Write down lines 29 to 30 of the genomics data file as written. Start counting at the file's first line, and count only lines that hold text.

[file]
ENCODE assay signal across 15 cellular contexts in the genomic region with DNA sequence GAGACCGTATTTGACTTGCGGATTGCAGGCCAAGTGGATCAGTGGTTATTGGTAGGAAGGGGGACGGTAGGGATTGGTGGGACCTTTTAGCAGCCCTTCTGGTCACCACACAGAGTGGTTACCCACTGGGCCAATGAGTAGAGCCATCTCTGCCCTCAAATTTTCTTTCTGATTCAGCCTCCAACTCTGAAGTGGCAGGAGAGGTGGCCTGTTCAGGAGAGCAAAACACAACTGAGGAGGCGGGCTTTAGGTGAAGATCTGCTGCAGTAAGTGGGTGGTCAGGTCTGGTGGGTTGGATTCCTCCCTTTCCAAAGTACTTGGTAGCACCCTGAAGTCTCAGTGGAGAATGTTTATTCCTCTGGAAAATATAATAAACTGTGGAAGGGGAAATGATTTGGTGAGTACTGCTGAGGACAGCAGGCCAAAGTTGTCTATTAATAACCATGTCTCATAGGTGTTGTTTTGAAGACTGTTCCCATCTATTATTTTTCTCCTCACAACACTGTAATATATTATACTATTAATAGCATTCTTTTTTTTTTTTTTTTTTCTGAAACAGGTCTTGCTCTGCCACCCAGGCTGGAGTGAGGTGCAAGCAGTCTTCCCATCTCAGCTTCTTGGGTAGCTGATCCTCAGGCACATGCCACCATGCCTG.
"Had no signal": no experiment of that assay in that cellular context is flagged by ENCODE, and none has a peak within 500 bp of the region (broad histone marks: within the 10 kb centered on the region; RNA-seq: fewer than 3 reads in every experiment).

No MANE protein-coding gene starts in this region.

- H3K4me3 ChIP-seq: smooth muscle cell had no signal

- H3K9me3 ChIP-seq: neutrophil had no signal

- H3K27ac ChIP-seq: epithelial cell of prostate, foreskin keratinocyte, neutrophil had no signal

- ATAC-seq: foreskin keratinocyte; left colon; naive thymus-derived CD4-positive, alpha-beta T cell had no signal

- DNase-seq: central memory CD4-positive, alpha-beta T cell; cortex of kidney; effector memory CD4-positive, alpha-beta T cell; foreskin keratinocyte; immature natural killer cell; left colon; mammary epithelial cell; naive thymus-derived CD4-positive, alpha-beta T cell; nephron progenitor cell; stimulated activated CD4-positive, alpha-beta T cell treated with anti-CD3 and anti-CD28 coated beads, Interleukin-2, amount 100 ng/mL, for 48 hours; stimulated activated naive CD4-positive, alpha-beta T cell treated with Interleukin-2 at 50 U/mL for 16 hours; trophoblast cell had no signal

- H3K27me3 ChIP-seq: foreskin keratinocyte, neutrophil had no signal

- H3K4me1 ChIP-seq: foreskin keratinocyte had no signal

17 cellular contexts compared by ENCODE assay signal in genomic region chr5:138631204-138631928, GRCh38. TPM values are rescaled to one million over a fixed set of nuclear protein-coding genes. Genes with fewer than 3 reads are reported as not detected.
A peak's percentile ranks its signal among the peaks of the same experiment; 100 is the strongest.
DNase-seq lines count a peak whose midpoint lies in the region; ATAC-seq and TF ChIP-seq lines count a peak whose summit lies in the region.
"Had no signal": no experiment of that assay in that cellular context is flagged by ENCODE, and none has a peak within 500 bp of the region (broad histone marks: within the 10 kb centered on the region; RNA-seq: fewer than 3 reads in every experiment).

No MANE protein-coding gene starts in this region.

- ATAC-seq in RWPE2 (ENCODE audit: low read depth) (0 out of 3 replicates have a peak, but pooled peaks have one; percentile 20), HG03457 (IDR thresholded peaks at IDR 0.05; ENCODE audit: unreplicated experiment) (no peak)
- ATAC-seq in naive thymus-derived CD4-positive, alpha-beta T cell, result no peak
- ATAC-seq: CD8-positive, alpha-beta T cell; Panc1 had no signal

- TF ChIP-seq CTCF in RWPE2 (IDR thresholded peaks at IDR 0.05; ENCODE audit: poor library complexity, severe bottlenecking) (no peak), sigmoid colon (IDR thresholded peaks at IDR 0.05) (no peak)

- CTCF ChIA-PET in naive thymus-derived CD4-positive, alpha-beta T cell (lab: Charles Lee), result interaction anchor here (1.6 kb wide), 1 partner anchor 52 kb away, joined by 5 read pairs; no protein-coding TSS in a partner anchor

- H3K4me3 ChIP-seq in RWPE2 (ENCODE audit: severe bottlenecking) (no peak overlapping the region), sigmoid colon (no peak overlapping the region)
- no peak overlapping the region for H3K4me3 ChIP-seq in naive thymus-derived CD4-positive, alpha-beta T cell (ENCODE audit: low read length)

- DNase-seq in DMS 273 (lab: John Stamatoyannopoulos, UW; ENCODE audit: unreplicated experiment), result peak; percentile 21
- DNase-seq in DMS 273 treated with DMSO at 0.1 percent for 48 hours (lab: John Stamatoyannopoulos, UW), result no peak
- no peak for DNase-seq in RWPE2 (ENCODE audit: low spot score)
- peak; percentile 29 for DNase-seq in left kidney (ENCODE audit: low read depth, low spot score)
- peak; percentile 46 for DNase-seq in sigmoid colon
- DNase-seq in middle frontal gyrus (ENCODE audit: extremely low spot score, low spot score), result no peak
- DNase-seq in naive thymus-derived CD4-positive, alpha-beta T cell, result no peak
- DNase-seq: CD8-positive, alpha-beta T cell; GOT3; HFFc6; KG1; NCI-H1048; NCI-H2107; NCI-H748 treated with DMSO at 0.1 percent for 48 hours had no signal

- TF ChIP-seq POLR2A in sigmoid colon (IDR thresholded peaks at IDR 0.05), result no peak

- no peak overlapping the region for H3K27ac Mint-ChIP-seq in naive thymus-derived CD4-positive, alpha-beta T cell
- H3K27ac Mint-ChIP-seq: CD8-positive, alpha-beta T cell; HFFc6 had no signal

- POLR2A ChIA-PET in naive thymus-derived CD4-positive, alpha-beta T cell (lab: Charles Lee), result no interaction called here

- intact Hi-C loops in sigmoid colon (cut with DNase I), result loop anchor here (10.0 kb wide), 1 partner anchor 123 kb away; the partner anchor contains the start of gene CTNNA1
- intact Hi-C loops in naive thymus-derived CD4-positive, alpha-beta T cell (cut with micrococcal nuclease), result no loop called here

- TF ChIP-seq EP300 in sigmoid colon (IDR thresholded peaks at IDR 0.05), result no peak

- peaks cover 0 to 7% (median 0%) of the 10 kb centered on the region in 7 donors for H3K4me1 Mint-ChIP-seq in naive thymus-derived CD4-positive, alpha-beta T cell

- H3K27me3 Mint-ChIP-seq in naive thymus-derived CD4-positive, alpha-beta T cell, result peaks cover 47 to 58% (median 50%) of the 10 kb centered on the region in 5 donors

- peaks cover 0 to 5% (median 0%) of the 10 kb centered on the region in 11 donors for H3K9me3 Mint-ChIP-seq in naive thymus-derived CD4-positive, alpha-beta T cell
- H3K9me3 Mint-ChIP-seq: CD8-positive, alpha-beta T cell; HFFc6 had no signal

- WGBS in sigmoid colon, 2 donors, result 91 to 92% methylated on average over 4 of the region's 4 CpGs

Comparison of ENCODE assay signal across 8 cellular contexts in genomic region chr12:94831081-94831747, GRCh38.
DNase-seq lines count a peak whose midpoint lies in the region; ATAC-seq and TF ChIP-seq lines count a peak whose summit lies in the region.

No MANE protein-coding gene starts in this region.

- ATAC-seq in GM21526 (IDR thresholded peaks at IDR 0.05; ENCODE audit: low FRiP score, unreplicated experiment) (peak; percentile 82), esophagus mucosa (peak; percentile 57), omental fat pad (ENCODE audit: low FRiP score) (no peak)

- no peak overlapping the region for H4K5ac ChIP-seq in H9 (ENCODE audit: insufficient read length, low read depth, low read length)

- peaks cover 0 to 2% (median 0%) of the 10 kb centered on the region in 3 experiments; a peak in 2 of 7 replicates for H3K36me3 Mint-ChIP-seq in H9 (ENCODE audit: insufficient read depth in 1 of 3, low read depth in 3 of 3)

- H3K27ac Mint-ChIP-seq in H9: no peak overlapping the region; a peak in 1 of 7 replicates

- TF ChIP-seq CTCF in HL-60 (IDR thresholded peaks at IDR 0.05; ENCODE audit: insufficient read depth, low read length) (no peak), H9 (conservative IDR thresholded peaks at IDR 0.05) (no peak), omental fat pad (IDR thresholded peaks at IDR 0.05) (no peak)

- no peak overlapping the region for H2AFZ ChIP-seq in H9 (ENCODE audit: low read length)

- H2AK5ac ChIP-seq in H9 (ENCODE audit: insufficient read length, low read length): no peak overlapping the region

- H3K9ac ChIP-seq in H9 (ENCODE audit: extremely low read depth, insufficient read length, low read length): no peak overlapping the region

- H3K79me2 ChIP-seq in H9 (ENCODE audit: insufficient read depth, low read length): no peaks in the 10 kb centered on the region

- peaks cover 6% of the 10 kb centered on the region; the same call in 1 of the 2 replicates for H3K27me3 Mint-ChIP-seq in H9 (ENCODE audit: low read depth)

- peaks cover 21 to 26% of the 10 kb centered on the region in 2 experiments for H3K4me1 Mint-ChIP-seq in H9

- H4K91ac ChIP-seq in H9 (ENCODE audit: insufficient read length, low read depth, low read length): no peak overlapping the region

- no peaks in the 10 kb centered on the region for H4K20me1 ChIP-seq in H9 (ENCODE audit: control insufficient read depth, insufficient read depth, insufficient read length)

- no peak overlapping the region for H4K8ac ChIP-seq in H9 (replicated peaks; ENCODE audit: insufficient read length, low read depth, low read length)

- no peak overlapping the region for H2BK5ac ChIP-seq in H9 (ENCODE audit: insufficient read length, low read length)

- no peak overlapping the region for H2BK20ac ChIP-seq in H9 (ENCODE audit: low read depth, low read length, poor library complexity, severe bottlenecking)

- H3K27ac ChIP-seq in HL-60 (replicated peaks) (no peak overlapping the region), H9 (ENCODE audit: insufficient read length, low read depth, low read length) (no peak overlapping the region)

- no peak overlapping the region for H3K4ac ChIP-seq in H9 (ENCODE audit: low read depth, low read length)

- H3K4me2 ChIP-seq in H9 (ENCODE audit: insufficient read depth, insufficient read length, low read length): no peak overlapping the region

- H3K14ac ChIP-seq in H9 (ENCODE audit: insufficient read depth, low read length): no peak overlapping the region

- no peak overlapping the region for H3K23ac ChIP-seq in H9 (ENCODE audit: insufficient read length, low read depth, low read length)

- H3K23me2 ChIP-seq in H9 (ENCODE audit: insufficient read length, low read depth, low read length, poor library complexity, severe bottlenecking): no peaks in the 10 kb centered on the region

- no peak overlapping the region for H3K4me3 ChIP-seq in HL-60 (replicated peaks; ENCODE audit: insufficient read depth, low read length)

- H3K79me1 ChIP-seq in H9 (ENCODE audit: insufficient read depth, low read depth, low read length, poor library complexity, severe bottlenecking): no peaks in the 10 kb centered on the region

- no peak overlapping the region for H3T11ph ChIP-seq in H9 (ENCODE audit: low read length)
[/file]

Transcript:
- DNase-seq in naive thymus-derived CD4-positive, alpha-beta T cell, result no peak
- DNase-seq: CD8-positive, alpha-beta T cell; GOT3; HFFc6; KG1; NCI-H1048; NCI-H2107; NCI-H748 treated with DMSO at 0.1 percent for 48 hours had no signal